Wish two rescues Aladdin from Jafar’s watery grave. His staff is broken, but Jafar takes revenge when he gets hold of the lamp. Since Genie must obey his master, Jafar becomes more evil by becoming Sultan, then an all powerful sorcerer that banishes Aladdin and forces the Sultan & Jasmine to serve him. In the thrilling climax, Aladdin flies to the rescue. His pun filled sword fight against Jafar is one of my all time favorites. Jasmine helps by uncomfortably kissing Jafar, but ends up locked in an hourglass. Like Maleficent, Jafar grows into a terrifying giant snake. In the end, the only way to defeat Jafar is by cleverly outsmarting him into wishing to becoming a Genie. Forever trapping him and Iago in their own magic lamp prison.

Wish three is when Aladdin honors his heartfelt promise to free the Genie. Aladdin & Jasmine are finally able to be together when the Sultan easily overturns the law about royal marriage. They ride off on their Magic Carpet, living happily ever after. Along with being a sincere lesson about being yourself, Aladdin was unique for its improvised comedy and pop culture references. Aladdin would have still been successful, but Robin Williams truly elevates it. I imagine the Genie’s manic animation was particularly difficult. The rest of the traditional CAPS animation was just as spellbinding. Computer animation can be seen a lot more in the tiger faced cave and carpet flying sequences. The Arabian architecture is just as well animated. While characters are their usual semi-stylized design.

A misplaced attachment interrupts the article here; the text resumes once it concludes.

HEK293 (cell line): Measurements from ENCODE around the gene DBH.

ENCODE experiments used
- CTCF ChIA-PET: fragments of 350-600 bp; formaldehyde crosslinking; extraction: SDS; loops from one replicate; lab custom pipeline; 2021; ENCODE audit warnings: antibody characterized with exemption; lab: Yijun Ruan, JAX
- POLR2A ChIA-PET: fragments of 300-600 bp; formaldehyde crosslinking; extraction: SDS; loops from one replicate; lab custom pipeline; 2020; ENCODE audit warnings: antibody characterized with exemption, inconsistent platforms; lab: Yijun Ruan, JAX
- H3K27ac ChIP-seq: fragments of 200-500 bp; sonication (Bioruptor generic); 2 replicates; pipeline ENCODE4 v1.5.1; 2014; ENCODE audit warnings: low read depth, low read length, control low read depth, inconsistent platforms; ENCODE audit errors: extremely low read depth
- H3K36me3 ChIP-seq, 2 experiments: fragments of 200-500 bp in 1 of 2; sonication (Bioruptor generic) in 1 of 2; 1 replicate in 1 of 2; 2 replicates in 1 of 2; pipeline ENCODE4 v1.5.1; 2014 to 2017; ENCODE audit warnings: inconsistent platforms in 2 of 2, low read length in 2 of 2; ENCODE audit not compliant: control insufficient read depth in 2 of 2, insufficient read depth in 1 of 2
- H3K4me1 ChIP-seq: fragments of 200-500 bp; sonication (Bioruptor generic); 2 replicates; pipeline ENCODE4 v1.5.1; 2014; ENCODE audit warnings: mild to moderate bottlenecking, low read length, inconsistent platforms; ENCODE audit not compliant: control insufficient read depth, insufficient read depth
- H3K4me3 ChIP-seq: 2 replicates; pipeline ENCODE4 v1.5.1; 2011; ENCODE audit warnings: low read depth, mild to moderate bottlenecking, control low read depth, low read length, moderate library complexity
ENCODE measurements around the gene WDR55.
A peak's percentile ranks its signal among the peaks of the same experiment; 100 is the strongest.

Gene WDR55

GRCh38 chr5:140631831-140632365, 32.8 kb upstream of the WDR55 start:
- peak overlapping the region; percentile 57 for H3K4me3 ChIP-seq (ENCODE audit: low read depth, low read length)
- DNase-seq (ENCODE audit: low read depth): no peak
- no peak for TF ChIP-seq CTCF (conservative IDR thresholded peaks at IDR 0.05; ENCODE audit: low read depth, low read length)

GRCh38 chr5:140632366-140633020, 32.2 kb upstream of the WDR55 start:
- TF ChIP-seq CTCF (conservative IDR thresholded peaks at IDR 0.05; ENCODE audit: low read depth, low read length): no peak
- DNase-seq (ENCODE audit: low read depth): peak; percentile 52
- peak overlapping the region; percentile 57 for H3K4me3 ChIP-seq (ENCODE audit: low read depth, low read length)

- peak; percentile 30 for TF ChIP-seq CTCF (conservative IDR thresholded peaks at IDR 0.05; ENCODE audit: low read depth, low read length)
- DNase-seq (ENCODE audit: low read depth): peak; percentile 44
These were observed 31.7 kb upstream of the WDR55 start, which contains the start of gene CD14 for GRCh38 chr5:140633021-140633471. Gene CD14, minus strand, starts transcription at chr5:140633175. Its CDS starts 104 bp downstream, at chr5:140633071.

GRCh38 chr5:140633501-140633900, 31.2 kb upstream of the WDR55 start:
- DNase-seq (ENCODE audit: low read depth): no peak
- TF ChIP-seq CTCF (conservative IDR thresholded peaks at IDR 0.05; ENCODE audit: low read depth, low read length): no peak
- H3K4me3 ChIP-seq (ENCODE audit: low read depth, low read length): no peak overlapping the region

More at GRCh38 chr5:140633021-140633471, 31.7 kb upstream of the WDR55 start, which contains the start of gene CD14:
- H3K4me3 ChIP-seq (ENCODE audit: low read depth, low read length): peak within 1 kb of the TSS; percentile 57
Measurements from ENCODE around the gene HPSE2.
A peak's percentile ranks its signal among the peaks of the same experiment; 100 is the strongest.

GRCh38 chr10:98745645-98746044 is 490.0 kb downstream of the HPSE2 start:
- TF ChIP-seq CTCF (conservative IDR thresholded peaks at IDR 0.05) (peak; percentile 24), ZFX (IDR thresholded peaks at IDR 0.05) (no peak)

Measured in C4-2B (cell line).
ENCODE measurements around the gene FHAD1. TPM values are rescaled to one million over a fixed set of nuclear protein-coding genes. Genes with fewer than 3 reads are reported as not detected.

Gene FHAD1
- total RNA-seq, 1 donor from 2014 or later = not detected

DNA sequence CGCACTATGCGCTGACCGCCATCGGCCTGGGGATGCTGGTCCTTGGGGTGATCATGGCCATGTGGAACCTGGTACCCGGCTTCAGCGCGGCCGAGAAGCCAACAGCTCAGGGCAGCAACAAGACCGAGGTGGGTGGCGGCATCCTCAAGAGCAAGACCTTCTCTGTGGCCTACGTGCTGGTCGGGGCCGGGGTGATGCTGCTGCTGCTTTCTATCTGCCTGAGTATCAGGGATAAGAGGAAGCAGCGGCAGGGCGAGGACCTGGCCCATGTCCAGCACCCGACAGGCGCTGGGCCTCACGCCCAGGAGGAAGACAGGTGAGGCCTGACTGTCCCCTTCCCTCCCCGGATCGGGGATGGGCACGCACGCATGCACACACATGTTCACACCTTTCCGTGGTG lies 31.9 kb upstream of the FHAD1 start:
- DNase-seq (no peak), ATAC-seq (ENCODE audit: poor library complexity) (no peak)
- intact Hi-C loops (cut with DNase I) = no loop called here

Aladdin might be the only Disney soundtrack that I know all the words to. The Oscar winning music is just so much fun to sing. “Arabian Nights” is a spirited way to enter the deserts of Agrabah. As long as it’s the version that isn’t insensitive. “One Jump Ahead” is a high energy introduction to Aladdin’s life as a thief and the (Reprise) makes him likeable. “Friend Like Me” is a serious showstopper with bright colors and magic tricks. You’ll definitely wanna be Genie’s friend after this fast paced number. Same with the equally off the wall hype song “Prince Ali.” Jafar’s brief villainous (Reprise) of it is just as fun. But it’s the Oscar winning “A Whole New World” love duet between Aladdin & Jasmine on their breathtaking Magic Carpet ride that’ll always be closest to my heart. Aladdin is truly a wish come true.

48. Aladdin

Prince Ali deceives Jafar

Followed by: The Return of Jafar